Justin said...

Fun anecdote about the chain with the biscuits...

We were starving on the way to Vegas and somebody said "Oh, let's go there... they have good biscuits!" Everybody agreed (except me, but begrudgingly I went). I knew it wasn't going to be a fun experience. The highlight of the meal, for me, was when my friend asked if it would be possible for cheese to be added on his sandwich. The waitress replied "I don't see why not..." Naturally, he then asked what types of cheese were available. She stared at him, as if he had three eyes, and goes "We got yellow... and white. Take your pick." This did not bode well.

Then I ordered some sort of seafood gumbo. Sounded good, I thought. The waitress came up shortly after ordering and said "We ain't go no more gumbo. We're not allowed to warm up another bag of soup after 9pm." Gross.

Funny enough, the biscuits were quite good. And we learned that we could call ahead for them to go and they'd deliver them to our car curbside. So now it's become a tradition to order a few of them freshly baked and have them brought out to our car on the way home from Vegas.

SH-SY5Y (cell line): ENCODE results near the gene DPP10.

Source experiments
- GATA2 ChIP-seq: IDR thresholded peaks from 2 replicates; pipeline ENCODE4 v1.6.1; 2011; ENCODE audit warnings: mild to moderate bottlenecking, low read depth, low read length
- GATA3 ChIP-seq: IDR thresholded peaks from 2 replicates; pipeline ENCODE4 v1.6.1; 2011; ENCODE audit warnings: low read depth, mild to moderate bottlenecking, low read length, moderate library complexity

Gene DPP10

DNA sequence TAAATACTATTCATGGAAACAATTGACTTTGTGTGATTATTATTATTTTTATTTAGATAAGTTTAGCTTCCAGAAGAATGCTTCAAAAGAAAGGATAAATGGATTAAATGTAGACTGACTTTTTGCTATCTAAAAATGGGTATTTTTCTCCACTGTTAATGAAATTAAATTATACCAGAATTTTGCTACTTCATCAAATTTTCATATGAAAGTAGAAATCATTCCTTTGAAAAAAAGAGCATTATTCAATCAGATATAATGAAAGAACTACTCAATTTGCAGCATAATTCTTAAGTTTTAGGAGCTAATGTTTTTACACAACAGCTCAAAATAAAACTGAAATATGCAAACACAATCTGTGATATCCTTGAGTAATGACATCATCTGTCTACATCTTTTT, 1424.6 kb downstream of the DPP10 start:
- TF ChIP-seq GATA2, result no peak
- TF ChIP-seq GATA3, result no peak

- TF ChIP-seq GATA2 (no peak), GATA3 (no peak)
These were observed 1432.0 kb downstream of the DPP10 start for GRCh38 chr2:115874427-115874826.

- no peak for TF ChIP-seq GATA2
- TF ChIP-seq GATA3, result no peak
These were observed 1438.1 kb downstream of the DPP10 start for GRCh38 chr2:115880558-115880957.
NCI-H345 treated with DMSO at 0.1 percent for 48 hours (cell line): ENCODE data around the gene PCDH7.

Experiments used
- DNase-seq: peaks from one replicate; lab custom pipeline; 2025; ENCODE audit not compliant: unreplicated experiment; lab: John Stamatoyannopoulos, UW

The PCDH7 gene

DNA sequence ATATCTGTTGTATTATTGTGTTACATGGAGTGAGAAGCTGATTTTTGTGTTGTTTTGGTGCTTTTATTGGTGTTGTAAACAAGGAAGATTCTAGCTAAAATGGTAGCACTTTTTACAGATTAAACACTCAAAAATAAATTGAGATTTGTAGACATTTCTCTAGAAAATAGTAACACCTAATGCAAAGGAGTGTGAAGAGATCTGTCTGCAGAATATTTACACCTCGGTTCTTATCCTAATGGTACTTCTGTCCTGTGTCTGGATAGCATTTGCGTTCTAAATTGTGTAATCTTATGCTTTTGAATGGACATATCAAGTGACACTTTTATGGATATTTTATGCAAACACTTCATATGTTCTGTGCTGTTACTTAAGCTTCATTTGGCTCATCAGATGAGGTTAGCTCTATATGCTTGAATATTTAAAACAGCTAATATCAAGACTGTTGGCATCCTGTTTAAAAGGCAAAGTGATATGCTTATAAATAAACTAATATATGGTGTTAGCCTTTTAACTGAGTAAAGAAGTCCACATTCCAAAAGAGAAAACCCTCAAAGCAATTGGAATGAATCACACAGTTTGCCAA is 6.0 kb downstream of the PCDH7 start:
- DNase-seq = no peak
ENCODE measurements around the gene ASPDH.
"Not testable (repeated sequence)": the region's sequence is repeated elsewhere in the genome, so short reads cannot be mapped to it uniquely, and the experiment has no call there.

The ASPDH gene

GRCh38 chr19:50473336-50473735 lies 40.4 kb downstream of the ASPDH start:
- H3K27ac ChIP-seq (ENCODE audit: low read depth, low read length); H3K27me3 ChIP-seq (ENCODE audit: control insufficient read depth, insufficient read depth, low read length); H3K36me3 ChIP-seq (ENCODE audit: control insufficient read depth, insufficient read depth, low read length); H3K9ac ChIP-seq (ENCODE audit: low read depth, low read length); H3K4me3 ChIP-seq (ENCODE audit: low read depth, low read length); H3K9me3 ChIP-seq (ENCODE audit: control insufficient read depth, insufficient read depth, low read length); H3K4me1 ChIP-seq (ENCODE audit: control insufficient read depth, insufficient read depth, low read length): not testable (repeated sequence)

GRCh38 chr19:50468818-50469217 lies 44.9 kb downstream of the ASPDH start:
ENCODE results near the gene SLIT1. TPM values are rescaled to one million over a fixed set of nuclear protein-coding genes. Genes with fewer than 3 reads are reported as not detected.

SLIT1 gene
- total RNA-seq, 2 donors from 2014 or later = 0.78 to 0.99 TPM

Julien said...

Oh, this is fantastic news! Apparently, I don't need to finish my schoolin' to get a job in menu writing. For proof, look at the part of the menu that says "eat lots a fish," and you will find that grammar is not necessary for a professional menu-ista. Hmmmm, "menuista"... is that a word? Oh, wait, I can probably make up words too!

JustinM said...

Justin: Someone I know quite well - I won't say who but let's just say her name has featured on this blog more than anyone else - worked at that chain while in college. And her friends stole a lobster out of the tank one night (she claims she was not involved). They named it Oscar de la Clawa.